Doping Scandals and “Nature’s Aristocracy”

In the August 2014 issue of The Journal of Medicine and PhilosophyPieter BonteSigrid Sterckx, and Guido Pennings argue that there’s something morally retrograde about the values which see natural talent as categorically purer and morally better than artificially supplemented talent. Here’s the abstract to their new paper called “May the Blessed Man Win: A Critique of the Categorical Preference for Natural Talent over Doping as Proper Origins of Athletic Ability”:

Doping scandals can reveal unresolved tensions between the meritocratic values of equal opportunity + reward for effort and the “talentocratic” love of hereditary privilege. Whence this special reverence for talent? We analyze the following arguments: (1) talent is a unique indicator of greater potential, whereas doping enables only temporary boosts (the fluke critique); (2) developing a talent is an authentic endeavor of “becoming who you are,” whereas reforming the fundamentals of your birth suit via artifice is an act of alienation (the phony critique); (3) your (lack of) talent informs you of your proper place and purpose in life, whereas doping frustrates such an amor fati self-understanding (the fateless critique). We conclude that these arguments fail to justify a categorical preference for natural talent over integrated artifice. Instead, they illustrate the extent to which unsavory beliefs about “nature’s aristocracy” may still be at play in the moral theatre of sports.

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About Daniel Fincke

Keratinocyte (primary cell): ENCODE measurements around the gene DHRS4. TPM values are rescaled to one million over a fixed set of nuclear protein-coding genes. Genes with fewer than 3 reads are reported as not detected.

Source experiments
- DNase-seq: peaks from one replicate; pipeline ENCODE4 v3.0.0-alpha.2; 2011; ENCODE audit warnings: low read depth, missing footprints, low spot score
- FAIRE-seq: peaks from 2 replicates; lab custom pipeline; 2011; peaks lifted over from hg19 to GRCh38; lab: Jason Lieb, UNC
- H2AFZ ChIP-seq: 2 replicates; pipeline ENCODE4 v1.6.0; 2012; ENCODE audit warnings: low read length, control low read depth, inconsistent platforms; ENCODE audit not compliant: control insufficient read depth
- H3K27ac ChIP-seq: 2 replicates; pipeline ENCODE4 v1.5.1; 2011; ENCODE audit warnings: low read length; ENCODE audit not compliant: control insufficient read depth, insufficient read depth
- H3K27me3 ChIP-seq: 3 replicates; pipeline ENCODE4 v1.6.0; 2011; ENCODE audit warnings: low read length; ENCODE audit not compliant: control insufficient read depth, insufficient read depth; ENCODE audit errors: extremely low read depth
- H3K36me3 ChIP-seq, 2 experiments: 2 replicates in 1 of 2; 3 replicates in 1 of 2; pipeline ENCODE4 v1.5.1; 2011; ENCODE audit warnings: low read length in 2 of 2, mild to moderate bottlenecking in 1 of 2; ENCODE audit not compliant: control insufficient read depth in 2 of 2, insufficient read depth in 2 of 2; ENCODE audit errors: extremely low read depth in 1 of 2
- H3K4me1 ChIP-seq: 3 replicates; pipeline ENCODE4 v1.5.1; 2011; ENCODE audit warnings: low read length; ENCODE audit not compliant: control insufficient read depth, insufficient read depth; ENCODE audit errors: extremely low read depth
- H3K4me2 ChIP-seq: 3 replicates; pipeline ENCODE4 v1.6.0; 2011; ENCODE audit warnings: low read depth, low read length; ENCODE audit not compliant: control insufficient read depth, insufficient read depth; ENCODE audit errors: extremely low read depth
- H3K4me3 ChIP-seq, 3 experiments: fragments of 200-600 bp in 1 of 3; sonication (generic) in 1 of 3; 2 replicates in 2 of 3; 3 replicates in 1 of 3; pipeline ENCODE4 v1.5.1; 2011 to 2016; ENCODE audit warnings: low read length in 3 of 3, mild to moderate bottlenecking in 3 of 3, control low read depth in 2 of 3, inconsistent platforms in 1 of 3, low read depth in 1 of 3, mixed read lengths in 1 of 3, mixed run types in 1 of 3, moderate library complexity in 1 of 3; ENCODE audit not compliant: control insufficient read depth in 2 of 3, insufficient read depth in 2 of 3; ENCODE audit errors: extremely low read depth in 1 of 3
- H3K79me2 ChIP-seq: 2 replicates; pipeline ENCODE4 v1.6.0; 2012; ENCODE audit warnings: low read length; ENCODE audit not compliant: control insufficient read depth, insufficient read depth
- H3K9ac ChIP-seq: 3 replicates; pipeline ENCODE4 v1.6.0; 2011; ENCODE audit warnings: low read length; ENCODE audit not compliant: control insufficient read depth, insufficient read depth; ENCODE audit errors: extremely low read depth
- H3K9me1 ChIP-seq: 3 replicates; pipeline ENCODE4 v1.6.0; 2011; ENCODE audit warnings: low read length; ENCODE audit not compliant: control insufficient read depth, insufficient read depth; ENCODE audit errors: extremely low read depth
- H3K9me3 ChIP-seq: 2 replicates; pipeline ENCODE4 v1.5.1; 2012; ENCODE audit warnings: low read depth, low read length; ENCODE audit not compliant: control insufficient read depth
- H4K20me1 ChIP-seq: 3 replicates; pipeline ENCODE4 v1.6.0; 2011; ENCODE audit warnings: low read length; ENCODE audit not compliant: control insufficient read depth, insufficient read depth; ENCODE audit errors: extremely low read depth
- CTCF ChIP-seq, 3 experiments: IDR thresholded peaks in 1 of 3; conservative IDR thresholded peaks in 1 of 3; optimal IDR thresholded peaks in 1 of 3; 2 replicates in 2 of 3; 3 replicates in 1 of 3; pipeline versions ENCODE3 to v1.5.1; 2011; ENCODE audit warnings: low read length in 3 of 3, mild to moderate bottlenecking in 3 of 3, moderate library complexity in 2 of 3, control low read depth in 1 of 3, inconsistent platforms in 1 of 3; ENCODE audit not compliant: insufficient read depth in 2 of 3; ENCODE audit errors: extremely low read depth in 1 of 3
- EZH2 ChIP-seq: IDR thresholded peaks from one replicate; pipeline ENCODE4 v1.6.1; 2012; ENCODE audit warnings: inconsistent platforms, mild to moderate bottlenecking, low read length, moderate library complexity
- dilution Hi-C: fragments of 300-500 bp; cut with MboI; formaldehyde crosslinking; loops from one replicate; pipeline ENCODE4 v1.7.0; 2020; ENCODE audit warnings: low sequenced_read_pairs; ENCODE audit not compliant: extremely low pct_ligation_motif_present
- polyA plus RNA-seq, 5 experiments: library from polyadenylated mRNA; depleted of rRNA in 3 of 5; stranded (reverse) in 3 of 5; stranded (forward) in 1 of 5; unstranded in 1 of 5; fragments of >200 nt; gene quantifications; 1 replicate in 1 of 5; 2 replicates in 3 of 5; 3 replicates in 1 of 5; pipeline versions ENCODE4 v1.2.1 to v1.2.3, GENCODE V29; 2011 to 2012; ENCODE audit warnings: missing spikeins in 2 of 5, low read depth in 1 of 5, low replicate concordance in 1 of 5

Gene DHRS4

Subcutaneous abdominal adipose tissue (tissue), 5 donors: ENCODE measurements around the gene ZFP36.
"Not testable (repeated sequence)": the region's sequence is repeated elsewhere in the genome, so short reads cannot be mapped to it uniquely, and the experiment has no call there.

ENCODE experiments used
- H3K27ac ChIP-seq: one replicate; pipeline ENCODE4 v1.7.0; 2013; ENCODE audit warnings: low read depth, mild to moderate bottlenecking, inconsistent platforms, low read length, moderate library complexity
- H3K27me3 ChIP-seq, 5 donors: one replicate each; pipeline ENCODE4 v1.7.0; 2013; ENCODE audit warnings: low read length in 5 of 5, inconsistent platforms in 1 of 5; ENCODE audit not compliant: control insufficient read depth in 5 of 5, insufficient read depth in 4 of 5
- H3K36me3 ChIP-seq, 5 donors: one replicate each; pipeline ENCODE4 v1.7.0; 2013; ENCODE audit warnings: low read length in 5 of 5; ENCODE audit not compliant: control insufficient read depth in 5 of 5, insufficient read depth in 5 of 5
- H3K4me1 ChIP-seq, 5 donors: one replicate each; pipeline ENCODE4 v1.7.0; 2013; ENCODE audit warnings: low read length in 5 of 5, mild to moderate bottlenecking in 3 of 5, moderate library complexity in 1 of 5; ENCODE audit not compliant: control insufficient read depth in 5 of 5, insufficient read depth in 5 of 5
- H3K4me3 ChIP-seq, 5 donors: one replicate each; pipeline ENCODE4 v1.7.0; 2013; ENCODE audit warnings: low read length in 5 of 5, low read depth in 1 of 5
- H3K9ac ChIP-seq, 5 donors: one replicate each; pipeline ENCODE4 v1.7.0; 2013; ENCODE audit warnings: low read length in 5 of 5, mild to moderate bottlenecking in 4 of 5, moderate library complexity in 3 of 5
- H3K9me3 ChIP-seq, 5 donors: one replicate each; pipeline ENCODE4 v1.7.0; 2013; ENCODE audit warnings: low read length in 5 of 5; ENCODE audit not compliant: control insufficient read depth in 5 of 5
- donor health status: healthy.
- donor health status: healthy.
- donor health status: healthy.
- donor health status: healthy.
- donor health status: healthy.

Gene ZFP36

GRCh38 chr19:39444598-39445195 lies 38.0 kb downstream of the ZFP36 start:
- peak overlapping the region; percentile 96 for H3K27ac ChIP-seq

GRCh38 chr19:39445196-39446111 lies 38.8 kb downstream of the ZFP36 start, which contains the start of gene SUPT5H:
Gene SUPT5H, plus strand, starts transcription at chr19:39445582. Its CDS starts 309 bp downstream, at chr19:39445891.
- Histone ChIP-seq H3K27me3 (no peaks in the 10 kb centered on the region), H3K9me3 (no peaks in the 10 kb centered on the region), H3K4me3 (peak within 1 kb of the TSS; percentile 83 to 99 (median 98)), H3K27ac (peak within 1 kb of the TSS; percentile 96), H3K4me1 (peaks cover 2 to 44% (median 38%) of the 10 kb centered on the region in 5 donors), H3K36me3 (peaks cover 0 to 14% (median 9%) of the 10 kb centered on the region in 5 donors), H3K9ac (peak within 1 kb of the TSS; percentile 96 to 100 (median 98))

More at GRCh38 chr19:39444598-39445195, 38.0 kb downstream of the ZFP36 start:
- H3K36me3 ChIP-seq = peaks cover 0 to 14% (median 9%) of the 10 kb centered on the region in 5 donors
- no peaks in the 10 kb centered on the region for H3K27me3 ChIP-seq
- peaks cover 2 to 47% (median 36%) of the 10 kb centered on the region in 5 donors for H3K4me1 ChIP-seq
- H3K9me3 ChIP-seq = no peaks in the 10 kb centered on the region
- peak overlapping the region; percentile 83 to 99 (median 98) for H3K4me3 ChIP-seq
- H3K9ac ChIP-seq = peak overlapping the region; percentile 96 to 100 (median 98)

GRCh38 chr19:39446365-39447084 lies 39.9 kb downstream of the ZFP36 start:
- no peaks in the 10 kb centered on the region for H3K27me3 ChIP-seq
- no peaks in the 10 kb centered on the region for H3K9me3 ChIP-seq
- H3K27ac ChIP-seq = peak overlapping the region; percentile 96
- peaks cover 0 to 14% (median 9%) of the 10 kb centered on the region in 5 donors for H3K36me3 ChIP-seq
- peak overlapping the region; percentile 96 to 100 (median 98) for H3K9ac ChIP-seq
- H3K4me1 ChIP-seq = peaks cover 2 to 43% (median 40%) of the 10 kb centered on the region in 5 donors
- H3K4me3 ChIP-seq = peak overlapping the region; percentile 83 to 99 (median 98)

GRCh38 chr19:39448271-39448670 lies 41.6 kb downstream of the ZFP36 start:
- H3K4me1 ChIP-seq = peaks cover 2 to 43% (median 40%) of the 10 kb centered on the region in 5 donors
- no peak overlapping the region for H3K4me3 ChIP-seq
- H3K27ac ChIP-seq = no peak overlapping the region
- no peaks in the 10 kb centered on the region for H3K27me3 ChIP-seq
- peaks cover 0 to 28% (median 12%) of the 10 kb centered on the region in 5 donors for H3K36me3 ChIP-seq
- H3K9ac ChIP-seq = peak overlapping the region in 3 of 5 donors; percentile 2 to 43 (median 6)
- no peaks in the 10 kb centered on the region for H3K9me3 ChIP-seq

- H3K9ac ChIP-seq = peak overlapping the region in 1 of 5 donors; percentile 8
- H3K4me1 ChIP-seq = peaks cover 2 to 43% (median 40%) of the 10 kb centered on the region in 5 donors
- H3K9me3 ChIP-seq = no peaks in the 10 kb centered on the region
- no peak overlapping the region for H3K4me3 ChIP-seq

Dr. Daniel Fincke  has his PhD in philosophy from Fordham University and spent 11 years teaching in college classrooms. He wrote his dissertation on Ethics and the philosophy of Friedrich Nietzsche. On Camels With Hammers, the careful philosophy blog he writes for a popular audience, Dan argues for atheism and develops a humanistic ethical theory he calls “Empowerment Ethics”. Dan also teaches affordable, non-matriculated, video-conferencing philosophy classes on ethics, Nietzsche, historical philosophy, and philosophy for atheists that anyone around the world can sign up for. (You can learn more about Dan’s online classes here.) Dan is an APPA  (American Philosophical Practitioners Association) certified philosophical counselor who offers philosophical advice services to help people work through the philosophical aspects of their practical problems or to work out their views on philosophical issues. (You can read examples of Dan’s advice here.) Through his blogging, his online teaching, and his philosophical advice services each, Dan specializes in helping people who have recently left a religious tradition work out their constructive answers to questions of ethics, metaphysics, the meaning of life, etc. as part of their process of radical worldview change.


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